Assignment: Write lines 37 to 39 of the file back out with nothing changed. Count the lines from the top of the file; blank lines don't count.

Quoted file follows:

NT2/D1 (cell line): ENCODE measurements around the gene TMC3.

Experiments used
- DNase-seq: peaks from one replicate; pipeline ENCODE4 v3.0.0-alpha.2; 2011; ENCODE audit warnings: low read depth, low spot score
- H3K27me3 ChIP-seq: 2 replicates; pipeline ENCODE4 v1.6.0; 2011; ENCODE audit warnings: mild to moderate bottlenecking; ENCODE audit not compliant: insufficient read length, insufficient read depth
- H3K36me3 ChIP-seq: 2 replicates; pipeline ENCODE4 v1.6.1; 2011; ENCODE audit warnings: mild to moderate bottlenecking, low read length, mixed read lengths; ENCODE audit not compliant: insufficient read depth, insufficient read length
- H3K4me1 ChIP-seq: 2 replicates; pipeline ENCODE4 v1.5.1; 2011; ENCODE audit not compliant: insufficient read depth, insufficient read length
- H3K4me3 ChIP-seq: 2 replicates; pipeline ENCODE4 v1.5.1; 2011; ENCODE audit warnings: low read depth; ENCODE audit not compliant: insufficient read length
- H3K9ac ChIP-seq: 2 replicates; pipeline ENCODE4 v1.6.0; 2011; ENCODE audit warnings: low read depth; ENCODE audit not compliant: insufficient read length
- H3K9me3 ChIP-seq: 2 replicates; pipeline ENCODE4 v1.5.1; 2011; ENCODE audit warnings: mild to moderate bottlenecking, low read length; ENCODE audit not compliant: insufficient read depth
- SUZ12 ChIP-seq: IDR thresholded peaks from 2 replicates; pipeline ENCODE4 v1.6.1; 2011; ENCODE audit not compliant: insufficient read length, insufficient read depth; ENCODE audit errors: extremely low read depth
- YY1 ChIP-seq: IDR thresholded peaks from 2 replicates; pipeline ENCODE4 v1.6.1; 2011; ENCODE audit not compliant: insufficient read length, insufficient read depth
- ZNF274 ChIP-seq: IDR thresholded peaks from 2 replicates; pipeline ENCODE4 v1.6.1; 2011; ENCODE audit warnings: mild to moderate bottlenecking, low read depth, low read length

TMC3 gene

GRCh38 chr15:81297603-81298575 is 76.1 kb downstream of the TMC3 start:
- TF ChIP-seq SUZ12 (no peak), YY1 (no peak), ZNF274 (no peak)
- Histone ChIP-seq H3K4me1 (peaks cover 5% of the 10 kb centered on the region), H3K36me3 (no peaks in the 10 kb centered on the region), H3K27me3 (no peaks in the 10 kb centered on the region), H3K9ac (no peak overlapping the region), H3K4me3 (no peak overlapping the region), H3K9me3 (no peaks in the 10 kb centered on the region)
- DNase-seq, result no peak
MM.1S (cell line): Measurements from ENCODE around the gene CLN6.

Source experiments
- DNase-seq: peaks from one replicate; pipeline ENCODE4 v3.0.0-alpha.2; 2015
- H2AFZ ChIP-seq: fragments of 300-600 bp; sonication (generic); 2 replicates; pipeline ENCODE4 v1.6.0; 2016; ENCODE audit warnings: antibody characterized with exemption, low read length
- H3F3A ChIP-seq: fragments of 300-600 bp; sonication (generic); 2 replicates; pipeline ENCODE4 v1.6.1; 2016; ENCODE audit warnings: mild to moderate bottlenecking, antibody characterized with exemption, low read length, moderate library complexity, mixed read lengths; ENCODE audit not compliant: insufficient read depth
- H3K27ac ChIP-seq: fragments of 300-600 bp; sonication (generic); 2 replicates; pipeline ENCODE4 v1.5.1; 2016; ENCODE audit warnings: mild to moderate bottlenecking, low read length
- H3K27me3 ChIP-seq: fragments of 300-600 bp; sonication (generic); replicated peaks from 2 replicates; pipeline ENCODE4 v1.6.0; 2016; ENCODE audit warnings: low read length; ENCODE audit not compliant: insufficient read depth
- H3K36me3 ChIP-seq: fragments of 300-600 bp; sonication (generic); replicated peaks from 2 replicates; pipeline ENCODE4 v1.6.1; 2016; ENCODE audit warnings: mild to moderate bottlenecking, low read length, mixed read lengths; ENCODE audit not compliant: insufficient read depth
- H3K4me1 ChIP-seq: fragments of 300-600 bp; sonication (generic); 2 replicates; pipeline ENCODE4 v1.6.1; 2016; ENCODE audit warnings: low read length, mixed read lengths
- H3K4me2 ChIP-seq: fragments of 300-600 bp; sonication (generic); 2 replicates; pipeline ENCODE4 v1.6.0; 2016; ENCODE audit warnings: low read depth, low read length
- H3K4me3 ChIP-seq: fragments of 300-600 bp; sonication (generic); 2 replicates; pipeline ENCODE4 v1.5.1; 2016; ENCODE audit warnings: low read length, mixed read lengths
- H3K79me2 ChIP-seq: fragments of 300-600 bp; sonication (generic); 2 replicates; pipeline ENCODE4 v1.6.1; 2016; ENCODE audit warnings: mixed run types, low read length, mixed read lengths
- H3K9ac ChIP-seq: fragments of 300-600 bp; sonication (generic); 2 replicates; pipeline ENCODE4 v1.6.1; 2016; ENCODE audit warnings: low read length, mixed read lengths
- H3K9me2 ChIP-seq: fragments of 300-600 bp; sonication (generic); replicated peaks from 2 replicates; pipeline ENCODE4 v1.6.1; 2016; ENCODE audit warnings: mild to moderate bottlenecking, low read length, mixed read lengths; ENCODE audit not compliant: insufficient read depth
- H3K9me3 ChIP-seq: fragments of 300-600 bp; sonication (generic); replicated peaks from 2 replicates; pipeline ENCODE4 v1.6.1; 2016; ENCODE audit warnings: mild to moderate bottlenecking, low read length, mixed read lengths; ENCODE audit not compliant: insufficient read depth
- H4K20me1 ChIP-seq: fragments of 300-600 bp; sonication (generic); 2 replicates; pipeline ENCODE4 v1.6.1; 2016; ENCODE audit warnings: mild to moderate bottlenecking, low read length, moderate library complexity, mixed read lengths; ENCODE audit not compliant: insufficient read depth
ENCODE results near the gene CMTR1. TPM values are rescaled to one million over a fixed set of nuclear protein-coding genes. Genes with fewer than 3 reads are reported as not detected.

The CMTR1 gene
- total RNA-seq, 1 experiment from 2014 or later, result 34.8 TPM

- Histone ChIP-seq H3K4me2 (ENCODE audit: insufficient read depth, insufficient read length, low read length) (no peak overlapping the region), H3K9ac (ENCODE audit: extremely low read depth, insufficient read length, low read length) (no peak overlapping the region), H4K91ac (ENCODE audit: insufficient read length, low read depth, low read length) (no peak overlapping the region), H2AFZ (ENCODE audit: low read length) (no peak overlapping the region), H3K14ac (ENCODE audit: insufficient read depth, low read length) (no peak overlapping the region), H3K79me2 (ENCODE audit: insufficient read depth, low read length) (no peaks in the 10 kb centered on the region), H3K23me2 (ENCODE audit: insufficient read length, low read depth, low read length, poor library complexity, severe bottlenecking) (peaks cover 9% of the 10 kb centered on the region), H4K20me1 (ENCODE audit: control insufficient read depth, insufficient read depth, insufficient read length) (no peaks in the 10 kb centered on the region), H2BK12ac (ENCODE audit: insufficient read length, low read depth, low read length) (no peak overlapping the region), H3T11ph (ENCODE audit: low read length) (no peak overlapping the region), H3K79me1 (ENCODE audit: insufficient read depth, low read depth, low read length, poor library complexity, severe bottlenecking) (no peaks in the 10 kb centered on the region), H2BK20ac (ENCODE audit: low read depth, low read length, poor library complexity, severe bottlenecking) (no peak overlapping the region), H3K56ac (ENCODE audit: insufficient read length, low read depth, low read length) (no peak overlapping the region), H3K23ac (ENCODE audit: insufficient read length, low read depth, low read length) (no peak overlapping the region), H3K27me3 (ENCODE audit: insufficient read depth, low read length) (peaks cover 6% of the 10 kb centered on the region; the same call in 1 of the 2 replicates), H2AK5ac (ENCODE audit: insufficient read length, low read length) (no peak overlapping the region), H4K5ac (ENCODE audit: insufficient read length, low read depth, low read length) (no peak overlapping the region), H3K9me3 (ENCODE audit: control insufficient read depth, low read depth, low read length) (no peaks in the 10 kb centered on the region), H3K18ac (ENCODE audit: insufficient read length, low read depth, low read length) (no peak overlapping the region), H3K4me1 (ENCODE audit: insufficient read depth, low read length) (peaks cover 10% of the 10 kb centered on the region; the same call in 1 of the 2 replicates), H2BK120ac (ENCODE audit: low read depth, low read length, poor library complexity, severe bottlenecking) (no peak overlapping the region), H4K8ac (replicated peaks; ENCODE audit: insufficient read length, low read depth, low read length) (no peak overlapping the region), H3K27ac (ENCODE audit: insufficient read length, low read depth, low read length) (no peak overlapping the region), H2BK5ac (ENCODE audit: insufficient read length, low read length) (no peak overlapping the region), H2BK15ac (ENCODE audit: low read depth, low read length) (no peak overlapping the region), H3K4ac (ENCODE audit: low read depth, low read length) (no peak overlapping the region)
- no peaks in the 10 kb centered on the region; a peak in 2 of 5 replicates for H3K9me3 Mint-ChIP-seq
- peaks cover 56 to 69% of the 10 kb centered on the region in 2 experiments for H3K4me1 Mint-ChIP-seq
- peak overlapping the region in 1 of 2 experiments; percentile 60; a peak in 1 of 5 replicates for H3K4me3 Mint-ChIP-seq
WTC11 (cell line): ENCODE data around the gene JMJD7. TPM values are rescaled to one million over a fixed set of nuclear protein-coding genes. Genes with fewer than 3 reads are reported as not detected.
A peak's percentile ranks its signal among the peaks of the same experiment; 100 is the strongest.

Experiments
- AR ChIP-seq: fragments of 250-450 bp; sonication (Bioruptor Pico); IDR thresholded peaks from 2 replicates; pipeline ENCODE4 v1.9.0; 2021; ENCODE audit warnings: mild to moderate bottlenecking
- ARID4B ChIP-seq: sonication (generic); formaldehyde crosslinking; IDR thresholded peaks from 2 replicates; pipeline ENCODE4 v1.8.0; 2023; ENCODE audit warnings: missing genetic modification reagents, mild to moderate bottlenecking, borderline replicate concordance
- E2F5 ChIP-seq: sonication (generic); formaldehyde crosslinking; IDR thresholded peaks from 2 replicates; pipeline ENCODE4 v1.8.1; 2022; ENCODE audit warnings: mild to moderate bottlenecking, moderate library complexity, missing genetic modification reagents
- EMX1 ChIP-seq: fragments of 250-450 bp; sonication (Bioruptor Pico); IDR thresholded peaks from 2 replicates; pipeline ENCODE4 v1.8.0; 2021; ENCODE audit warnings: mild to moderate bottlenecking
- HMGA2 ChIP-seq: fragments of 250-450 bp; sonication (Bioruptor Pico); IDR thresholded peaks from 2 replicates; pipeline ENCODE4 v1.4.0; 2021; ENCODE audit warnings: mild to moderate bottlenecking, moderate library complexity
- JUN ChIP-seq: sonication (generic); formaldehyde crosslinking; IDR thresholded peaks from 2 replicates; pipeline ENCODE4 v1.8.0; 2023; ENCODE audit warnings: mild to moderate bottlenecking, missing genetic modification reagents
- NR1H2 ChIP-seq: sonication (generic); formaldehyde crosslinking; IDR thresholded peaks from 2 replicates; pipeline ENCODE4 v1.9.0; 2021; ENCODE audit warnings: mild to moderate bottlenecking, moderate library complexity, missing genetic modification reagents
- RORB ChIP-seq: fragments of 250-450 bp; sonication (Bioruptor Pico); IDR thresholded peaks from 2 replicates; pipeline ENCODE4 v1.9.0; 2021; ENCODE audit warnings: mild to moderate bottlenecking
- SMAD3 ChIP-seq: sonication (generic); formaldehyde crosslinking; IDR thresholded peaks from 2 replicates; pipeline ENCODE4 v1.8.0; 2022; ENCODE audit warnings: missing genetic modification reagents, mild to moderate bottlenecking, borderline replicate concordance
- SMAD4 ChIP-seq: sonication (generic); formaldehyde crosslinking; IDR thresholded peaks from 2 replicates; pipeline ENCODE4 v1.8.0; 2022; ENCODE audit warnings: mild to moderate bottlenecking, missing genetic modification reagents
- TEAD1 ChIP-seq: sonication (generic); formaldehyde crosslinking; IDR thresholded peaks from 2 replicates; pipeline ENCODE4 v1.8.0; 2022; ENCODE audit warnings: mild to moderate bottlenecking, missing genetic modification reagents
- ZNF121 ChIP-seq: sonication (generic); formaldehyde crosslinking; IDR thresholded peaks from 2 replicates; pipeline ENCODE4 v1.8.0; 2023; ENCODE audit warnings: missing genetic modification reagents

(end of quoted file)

- Histone ChIP-seq H3K4me2 (ENCODE audit: insufficient read depth, insufficient read length, low read length) (no peak overlapping the region), H3K9ac (ENCODE audit: extremely low read depth, insufficient read length, low read length) (no peak overlapping the region), H4K91ac (ENCODE audit: insufficient read length, low read depth, low read length) (no peak overlapping the region), H2AFZ (ENCODE audit: low read length) (no peak overlapping the region), H3K14ac (ENCODE audit: insufficient read depth, low read length) (no peak overlapping the region), H3K79me2 (ENCODE audit: insufficient read depth, low read length) (no peaks in the 10 kb centered on the region), H3K23me2 (ENCODE audit: insufficient read length, low read depth, low read length, poor library complexity, severe bottlenecking) (peaks cover 9% of the 10 kb centered on the region), H4K20me1 (ENCODE audit: control insufficient read depth, insufficient read depth, insufficient read length) (no peaks in the 10 kb centered on the region), H2BK12ac (ENCODE audit: insufficient read length, low read depth, low read length) (no peak overlapping the region), H3T11ph (ENCODE audit: low read length) (no peak overlapping the region), H3K79me1 (ENCODE audit: insufficient read depth, low read depth, low read length, poor library complexity, severe bottlenecking) (no peaks in the 10 kb centered on the region), H2BK20ac (ENCODE audit: low read depth, low read length, poor library complexity, severe bottlenecking) (no peak overlapping the region), H3K56ac (ENCODE audit: insufficient read length, low read depth, low read length) (no peak overlapping the region), H3K23ac (ENCODE audit: insufficient read length, low read depth, low read length) (no peak overlapping the region), H3K27me3 (ENCODE audit: insufficient read depth, low read length) (peaks cover 6% of the 10 kb centered on the region; the same call in 1 of the 2 replicates), H2AK5ac (ENCODE audit: insufficient read length, low read length) (no peak overlapping the region), H4K5ac (ENCODE audit: insufficient read length, low read depth, low read length) (no peak overlapping the region), H3K9me3 (ENCODE audit: control insufficient read depth, low read depth, low read length) (no peaks in the 10 kb centered on the region), H3K18ac (ENCODE audit: insufficient read length, low read depth, low read length) (no peak overlapping the region), H3K4me1 (ENCODE audit: insufficient read depth, low read length) (peaks cover 10% of the 10 kb centered on the region; the same call in 1 of the 2 replicates), H2BK120ac (ENCODE audit: low read depth, low read length, poor library complexity, severe bottlenecking) (no peak overlapping the region), H4K8ac (replicated peaks; ENCODE audit: insufficient read length, low read depth, low read length) (no peak overlapping the region), H3K27ac (ENCODE audit: insufficient read length, low read depth, low read length) (no peak overlapping the region), H2BK5ac (ENCODE audit: insufficient read length, low read length) (no peak overlapping the region), H2BK15ac (ENCODE audit: low read depth, low read length) (no peak overlapping the region), H3K4ac (ENCODE audit: low read depth, low read length) (no peak overlapping the region)
- no peaks in the 10 kb centered on the region; a peak in 2 of 5 replicates for H3K9me3 Mint-ChIP-seq
- peaks cover 56 to 69% of the 10 kb centered on the region in 2 experiments for H3K4me1 Mint-ChIP-seq